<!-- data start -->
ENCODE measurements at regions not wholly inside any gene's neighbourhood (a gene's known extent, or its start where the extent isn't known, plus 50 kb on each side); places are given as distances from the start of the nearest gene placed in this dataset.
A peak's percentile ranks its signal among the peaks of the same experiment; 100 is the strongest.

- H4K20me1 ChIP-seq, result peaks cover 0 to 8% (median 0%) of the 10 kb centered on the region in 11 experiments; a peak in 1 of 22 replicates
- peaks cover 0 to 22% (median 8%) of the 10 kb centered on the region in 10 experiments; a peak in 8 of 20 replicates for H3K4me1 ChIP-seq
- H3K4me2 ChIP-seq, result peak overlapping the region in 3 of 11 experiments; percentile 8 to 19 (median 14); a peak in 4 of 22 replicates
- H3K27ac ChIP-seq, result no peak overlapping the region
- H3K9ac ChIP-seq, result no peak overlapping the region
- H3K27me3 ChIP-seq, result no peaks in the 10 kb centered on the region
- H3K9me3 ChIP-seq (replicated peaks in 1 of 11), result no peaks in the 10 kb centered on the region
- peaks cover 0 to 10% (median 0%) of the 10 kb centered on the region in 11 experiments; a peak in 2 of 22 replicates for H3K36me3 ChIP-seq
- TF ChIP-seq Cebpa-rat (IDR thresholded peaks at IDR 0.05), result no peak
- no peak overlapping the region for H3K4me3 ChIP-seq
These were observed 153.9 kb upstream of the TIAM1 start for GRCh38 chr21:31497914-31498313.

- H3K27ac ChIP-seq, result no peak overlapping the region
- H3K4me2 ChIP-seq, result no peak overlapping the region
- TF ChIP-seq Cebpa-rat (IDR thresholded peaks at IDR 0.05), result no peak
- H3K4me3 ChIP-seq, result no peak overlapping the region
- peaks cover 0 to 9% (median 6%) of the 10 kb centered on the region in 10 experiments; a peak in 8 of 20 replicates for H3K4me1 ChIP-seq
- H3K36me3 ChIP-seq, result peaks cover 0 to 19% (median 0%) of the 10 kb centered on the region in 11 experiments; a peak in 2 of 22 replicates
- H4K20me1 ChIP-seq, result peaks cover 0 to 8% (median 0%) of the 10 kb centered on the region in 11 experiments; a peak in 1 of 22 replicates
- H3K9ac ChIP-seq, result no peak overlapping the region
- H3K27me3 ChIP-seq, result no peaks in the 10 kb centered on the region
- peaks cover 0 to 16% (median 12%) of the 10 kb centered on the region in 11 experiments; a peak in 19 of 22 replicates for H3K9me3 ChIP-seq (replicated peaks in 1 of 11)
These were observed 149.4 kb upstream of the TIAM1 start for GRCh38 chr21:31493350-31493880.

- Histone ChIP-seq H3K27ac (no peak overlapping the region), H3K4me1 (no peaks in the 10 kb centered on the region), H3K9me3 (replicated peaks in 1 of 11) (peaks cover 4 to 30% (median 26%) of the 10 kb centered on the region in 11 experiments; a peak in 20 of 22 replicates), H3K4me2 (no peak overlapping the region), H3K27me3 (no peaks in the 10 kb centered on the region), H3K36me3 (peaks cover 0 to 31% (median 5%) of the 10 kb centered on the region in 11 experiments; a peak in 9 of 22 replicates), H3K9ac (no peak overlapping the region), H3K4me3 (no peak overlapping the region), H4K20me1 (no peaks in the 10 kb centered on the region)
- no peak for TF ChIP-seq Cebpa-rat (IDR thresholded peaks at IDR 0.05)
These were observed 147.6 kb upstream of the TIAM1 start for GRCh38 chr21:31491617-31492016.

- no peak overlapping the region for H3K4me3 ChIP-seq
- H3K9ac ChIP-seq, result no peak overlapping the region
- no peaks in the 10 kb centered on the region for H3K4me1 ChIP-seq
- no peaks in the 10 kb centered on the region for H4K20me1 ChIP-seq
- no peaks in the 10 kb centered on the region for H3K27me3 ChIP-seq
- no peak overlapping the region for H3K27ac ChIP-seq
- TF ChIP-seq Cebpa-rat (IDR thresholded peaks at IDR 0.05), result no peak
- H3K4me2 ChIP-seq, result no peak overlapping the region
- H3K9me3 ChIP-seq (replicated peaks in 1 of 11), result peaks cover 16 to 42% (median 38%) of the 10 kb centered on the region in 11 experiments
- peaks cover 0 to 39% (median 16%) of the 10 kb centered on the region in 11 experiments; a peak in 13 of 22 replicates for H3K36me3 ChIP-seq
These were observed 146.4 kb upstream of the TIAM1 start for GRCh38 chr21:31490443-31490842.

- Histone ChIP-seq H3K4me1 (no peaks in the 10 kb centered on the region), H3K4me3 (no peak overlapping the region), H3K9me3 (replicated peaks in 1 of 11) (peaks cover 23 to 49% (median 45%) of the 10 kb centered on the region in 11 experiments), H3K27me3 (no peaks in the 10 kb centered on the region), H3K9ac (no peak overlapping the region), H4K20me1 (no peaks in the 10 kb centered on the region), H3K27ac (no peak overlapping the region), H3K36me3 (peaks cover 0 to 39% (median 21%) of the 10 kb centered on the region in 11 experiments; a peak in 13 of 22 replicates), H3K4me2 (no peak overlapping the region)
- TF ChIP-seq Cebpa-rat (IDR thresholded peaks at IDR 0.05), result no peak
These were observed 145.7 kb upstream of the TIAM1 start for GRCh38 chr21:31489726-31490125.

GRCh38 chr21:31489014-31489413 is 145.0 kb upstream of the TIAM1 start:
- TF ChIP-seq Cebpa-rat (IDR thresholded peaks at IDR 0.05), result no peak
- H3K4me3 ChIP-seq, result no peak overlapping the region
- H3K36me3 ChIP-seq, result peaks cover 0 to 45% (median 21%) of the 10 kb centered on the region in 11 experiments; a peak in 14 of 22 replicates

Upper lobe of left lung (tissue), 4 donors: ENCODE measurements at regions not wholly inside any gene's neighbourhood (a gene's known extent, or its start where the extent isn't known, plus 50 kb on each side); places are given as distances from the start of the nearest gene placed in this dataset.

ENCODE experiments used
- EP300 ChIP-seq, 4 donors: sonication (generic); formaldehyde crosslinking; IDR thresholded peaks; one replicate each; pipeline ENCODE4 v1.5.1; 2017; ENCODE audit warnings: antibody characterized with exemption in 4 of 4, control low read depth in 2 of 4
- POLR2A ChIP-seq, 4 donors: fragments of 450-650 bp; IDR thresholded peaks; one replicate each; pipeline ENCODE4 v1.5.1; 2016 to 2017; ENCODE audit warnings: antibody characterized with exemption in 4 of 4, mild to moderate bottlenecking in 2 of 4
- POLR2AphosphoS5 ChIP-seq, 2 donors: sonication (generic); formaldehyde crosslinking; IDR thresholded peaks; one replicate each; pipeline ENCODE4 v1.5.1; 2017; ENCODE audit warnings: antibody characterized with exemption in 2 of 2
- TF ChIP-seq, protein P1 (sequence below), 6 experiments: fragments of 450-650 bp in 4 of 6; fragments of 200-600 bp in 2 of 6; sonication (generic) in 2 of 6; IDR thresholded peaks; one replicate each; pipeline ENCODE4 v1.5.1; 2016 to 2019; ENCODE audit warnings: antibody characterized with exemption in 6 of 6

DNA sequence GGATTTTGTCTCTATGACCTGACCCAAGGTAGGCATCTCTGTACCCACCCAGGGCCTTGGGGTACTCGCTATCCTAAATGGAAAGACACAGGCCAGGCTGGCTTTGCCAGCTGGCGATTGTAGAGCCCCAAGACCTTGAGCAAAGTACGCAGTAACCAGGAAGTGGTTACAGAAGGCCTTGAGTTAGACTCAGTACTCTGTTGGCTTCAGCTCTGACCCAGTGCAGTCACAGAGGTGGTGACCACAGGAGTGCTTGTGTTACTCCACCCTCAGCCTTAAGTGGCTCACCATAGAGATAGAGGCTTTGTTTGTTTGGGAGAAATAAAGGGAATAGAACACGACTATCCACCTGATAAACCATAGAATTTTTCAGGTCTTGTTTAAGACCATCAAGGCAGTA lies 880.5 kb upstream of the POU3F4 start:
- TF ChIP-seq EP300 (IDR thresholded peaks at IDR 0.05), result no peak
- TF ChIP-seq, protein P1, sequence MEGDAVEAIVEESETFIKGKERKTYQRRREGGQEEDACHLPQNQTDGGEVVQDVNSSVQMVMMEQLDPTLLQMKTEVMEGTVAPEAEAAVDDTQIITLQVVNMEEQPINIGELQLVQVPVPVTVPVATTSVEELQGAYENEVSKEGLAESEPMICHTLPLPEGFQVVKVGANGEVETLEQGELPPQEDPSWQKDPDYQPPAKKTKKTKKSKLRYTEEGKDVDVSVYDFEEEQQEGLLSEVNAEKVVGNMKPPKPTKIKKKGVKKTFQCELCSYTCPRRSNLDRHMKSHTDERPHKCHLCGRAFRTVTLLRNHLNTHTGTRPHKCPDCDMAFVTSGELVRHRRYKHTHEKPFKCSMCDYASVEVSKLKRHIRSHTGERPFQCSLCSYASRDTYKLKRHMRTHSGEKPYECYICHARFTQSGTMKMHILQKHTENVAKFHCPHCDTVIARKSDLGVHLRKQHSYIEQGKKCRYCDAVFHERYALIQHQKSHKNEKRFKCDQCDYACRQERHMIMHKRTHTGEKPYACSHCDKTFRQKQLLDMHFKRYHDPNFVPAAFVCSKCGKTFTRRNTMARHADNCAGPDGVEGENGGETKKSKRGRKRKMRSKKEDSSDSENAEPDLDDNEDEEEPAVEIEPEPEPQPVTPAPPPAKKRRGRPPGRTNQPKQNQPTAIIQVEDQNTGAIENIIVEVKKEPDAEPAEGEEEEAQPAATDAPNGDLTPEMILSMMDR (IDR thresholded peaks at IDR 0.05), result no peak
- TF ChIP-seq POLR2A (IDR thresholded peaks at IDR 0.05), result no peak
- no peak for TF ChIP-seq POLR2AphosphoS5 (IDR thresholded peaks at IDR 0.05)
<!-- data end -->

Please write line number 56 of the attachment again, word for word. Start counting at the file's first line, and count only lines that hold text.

- no peak for TF ChIP-seq POLR2AphosphoS5 (IDR thresholded peaks at IDR 0.05)